I'm a couple of days away from quitting my job...I woke up on Monday and decided I just didn't want to go in. There were other reasons too but I couldn't stand it anymore.

Instead, I drove to Bodmin moor and walked up to the Cheesewring. From the top, I took out my OS map, looked at the scenery and decided to walk to a point I'd never been to before.

I walked as fast as I could, pushing myself. And, getting to the top of Sharp Tor felt like an achievement, of sorts. I wasn't running from my problems, I was working out what to do about them. A personal journey.

I love the moors. Their ruggedness and beauty never change. 

As with my job...the hours are ticking by and my decision is made. The problem is, what next?

Wednesday, 28 July 2010

26. Three O'Clock

I admire people who can sit in an office all afternoon without eating. It's not like I haven't tried to ignore the three o'clock hunger pangs by sipping glasses of water and avoiding all thought of food, but those darned chocolate biscuits call out to me from the cupboard in the kitchen with relentless frequency. Once, I even tried to convince myself that there weren't any biscuits there; it worked until my boss (aka Dad) ruined my cunning plan by asking for one to go with his cup of tea (you can believe anything your eyes don't see).

I don't eat biscuits at home. Never buy them. I never even get three o'clock hunger's a work thing. It's got to be. Nevermind that, when I'm at home, I graze all day like a contented cow.

Three o'clock. It's that inbetween time: too early to start finishing up for the day and too late to have a late lunch. The end of work is in sight but not close enough. Before you know it, you can be drumming your fingers on the desk and staring at the clock, willing the time away...that's when the hunger pangs begin.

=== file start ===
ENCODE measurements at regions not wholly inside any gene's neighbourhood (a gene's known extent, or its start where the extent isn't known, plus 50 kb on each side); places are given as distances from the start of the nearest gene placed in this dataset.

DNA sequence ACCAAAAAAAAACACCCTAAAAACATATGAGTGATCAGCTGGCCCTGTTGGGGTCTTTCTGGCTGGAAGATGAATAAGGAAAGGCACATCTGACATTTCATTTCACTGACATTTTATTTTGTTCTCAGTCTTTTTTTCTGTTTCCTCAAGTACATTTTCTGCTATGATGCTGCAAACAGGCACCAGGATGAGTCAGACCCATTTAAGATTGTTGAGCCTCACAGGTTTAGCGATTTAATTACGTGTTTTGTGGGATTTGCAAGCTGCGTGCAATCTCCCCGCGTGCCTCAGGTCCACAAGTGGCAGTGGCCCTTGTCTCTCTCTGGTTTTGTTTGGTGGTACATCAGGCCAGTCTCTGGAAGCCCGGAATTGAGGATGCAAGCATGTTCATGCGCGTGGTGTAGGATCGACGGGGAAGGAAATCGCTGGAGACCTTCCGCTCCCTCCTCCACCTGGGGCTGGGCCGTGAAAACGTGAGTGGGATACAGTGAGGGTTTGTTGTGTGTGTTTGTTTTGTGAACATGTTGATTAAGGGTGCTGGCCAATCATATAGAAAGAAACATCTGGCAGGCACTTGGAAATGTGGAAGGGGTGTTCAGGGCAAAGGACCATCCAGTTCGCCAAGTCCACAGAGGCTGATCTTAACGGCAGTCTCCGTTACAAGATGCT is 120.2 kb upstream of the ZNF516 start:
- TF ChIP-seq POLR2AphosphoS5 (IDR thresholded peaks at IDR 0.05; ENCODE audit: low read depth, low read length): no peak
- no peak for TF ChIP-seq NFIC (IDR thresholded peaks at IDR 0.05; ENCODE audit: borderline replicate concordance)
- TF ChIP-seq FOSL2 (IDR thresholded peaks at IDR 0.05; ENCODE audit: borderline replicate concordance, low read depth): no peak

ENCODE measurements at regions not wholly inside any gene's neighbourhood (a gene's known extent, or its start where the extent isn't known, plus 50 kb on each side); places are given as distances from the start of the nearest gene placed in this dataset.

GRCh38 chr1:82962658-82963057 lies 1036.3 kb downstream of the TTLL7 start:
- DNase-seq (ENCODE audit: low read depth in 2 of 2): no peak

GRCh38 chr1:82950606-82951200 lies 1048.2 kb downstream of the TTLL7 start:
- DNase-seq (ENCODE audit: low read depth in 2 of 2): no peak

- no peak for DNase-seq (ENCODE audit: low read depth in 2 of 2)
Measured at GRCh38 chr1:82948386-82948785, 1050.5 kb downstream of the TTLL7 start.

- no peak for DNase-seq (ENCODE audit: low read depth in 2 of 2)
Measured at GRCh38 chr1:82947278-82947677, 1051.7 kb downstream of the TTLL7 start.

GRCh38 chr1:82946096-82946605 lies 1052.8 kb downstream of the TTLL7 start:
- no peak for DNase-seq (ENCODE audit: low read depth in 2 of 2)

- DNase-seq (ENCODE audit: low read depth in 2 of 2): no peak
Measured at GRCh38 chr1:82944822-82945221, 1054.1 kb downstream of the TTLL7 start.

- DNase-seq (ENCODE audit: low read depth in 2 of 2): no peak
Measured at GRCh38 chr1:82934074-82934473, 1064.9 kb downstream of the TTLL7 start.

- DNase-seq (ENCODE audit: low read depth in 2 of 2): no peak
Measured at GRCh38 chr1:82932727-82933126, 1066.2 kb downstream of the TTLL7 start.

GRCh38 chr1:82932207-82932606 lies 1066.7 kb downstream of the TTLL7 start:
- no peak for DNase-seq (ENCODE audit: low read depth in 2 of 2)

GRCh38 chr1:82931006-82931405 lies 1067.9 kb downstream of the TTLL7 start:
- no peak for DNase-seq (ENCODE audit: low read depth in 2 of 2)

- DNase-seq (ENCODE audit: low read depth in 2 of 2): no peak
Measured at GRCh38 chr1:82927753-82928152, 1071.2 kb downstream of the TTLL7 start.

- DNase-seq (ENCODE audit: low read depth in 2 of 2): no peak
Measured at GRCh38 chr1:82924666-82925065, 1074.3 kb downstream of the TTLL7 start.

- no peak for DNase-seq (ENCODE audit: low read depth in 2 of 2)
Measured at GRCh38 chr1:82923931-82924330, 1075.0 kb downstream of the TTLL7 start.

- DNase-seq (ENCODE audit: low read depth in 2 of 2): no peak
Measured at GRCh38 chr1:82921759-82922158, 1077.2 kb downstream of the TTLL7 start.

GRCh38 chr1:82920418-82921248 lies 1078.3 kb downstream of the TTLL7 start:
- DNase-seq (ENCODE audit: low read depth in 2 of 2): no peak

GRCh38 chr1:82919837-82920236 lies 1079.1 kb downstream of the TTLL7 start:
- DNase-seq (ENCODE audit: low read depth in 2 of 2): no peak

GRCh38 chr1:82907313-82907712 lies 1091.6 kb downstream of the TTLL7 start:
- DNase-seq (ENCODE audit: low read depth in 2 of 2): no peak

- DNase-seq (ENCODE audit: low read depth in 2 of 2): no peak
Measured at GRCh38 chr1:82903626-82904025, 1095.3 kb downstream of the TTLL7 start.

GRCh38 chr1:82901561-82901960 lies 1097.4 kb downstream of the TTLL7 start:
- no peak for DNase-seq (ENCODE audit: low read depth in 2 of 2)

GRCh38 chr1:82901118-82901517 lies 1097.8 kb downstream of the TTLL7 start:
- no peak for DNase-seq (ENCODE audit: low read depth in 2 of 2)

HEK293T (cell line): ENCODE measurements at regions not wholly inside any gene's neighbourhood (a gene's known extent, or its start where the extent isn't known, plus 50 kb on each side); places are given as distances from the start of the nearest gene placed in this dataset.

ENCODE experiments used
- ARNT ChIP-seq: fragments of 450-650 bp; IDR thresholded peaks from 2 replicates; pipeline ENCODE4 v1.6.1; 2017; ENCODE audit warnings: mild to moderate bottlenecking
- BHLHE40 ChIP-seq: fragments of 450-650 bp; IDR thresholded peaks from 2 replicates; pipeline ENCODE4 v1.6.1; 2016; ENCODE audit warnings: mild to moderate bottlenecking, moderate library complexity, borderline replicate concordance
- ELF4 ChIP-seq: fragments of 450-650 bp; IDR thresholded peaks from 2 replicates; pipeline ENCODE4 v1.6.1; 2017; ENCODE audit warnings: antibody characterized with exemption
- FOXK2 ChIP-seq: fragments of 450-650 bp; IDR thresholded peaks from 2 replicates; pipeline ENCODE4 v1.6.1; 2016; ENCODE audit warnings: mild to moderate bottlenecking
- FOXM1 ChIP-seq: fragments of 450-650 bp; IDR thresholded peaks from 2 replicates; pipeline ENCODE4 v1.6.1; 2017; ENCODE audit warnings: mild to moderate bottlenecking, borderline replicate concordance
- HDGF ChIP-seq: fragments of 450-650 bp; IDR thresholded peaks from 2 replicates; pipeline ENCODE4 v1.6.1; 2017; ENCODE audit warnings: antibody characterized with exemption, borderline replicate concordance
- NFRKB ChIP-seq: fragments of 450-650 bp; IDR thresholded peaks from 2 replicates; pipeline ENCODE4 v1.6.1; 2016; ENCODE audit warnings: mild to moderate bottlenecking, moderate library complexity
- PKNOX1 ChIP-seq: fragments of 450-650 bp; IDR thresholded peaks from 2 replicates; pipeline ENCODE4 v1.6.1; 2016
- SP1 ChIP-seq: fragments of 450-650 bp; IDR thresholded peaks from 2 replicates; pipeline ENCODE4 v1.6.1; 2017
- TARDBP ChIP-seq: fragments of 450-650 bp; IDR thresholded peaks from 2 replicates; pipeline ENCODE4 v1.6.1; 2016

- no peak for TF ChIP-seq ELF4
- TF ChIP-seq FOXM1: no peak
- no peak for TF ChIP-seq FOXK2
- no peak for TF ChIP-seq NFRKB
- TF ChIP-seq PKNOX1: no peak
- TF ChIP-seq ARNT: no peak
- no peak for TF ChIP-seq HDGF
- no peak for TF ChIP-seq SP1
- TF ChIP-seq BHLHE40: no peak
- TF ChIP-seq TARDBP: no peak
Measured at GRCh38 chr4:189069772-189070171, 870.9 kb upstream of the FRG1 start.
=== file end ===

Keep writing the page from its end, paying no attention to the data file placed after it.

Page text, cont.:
On my days off, three o'clock usually marks the middle of the day. Hours left to play with the cameras or to finish a long walk. At work, the hands of the clock stick to the numbers and refuse to budge, while I wait and wait and wait.

I'm not an avid office worker. You can probably tell. I'm better suited to more artistic, outdoor pursuits, where time is marked by the quality of light as the sun passes over the sky, not minutes or hours, or by how much work can be achieved in a day. I don't use targets, or SMART goals, and deadlines are just things that other people have to meet. It's no wonder I get so bored. When other people slave at their computer, my mind is in the clouds, flying over landscapes and having adventures.

When I can't ignore my hunger any longer, I usually sneak off into the kitchen and hastily eat my biscuit in silence...then walk back to the office with a glass of water and a look of innocence.

I've decided that I'd never make a good secret agent, they'd catch me way before the lie-detector was brought out: More than once I've found crumbs on my t-shirt that give the game away. 

I say that I admire the person who can sit in an office all afternoon without eating...but I'm not sure, now, if I do. I'd rather have my head in the clouds and my hands in the biscuit tin, while I wait for the clock to reach 5.

Tuesday, 27 July 2010

25. On photography

There's a hospital in Cornwall that is in a league of its own. Even the smell is unique. I always knew when a certain ex had had to work there because she would come back with her clothes smelling of the place, despite visiting different hospitals throughout the county. It's not a bad smell...just one that you know belongs there and nowhere else. Yesterday, Kirsty and I both came back with the odour on our clothes.

I've been told that there is nothing that matches the pain of a dying nerve in a tooth.One friend said that it was worse than childbirth. In fact, it was so bad that Kirsty was considering having her tooth taken out without the help of a local anaesthetic. Having a hypersensitive nerve (one that does not react to a local anaesthetic), made it extra difficult to deal with, hence why we were in the hospital all morning: Kirsty had to have a general anaesthetic instead.

For over a week, the dying nerve had Kirsty in tears...though she still thought of photography and told me to get a shot for the "Kirsty Project", a series of photographs I've been taking of Kirsty and her general life.